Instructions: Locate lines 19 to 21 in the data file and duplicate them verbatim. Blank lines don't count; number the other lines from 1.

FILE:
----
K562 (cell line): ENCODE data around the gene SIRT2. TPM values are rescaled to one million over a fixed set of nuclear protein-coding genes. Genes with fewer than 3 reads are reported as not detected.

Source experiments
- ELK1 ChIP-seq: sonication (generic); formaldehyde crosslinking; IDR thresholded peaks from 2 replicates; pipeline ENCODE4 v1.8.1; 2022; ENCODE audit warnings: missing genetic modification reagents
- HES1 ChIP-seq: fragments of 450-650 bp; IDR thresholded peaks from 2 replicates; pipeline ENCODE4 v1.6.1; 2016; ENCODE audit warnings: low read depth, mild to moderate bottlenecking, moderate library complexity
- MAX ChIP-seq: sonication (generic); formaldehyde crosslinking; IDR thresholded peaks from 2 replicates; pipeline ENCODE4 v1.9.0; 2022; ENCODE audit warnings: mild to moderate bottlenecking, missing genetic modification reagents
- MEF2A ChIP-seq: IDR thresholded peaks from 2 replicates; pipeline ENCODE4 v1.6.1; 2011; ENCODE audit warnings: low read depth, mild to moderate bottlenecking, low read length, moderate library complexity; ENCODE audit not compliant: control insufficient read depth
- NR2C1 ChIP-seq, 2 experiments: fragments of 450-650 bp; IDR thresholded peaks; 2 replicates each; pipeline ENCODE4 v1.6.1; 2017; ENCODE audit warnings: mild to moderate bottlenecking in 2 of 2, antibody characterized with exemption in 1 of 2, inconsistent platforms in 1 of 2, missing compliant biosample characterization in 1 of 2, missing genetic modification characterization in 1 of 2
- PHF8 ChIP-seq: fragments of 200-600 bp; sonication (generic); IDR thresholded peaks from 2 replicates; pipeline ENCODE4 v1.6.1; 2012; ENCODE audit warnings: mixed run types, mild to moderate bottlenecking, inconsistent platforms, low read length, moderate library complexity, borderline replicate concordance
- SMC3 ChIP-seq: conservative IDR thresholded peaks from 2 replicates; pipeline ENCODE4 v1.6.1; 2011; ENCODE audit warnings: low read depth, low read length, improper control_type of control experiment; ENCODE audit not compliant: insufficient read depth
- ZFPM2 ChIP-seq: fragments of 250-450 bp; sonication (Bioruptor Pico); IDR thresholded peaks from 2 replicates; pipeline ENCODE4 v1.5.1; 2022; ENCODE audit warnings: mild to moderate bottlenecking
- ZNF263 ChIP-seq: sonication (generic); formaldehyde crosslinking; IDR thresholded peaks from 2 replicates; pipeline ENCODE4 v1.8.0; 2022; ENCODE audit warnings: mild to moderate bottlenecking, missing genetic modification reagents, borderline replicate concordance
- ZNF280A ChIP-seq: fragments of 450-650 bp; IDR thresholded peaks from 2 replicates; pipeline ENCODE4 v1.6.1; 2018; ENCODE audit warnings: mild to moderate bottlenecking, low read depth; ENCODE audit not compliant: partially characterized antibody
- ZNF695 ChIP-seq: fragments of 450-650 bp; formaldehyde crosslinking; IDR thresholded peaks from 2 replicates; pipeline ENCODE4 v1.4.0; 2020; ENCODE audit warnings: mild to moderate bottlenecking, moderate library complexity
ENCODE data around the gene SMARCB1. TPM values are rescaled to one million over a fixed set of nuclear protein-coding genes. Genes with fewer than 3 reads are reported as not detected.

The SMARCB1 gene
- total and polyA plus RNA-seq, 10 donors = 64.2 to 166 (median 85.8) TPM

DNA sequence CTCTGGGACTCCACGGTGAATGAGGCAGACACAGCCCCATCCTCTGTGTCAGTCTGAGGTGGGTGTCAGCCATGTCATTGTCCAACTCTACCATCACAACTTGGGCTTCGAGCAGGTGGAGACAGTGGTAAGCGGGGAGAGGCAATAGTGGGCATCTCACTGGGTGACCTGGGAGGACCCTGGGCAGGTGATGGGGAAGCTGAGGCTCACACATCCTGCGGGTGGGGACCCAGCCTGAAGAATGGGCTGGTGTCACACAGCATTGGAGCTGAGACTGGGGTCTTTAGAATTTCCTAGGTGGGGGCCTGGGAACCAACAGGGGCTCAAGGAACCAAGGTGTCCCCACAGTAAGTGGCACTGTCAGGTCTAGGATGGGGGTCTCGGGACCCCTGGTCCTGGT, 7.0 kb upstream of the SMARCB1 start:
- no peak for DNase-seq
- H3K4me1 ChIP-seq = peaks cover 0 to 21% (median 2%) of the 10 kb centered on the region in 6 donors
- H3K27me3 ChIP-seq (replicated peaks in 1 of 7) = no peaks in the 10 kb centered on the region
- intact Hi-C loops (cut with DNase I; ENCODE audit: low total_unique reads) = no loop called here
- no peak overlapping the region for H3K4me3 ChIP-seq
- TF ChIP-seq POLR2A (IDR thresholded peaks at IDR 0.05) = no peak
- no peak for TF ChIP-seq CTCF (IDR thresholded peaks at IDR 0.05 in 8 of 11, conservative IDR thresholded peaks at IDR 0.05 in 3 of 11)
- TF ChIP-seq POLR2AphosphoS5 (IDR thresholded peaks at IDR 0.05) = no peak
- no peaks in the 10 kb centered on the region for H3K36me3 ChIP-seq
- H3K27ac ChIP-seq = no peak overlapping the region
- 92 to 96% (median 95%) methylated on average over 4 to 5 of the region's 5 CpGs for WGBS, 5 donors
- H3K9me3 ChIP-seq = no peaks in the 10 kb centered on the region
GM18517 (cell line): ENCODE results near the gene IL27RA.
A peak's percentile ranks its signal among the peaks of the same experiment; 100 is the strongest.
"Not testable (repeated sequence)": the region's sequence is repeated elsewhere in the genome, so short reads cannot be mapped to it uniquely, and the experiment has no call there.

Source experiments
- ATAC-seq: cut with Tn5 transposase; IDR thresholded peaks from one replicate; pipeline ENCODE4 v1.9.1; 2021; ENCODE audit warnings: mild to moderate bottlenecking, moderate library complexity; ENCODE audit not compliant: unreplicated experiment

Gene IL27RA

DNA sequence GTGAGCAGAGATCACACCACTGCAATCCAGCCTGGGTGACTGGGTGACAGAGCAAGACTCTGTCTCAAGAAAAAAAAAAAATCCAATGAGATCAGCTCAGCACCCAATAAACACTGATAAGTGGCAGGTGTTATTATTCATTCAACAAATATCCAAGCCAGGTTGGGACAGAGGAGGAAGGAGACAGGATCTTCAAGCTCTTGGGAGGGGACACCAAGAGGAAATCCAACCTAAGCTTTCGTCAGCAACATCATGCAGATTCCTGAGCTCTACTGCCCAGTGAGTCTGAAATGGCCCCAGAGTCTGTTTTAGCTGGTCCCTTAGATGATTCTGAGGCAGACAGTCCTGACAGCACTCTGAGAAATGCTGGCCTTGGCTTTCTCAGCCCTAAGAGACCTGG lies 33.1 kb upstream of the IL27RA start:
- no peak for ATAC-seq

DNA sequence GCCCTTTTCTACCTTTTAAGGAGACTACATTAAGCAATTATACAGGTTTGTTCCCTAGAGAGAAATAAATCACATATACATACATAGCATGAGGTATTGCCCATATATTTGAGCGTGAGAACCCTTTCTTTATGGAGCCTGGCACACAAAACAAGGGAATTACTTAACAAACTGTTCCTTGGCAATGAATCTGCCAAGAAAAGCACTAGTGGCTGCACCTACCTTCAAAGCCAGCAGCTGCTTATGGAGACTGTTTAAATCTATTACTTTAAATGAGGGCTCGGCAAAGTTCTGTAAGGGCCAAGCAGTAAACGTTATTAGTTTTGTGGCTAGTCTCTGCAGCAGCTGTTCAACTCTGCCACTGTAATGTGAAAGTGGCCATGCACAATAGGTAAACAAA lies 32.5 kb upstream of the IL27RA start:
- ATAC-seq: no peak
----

- H3K4me1 ChIP-seq = peaks cover 0 to 21% (median 2%) of the 10 kb centered on the region in 6 donors
- H3K27me3 ChIP-seq (replicated peaks in 1 of 7) = no peaks in the 10 kb centered on the region
- intact Hi-C loops (cut with DNase I; ENCODE audit: low total_unique reads) = no loop called here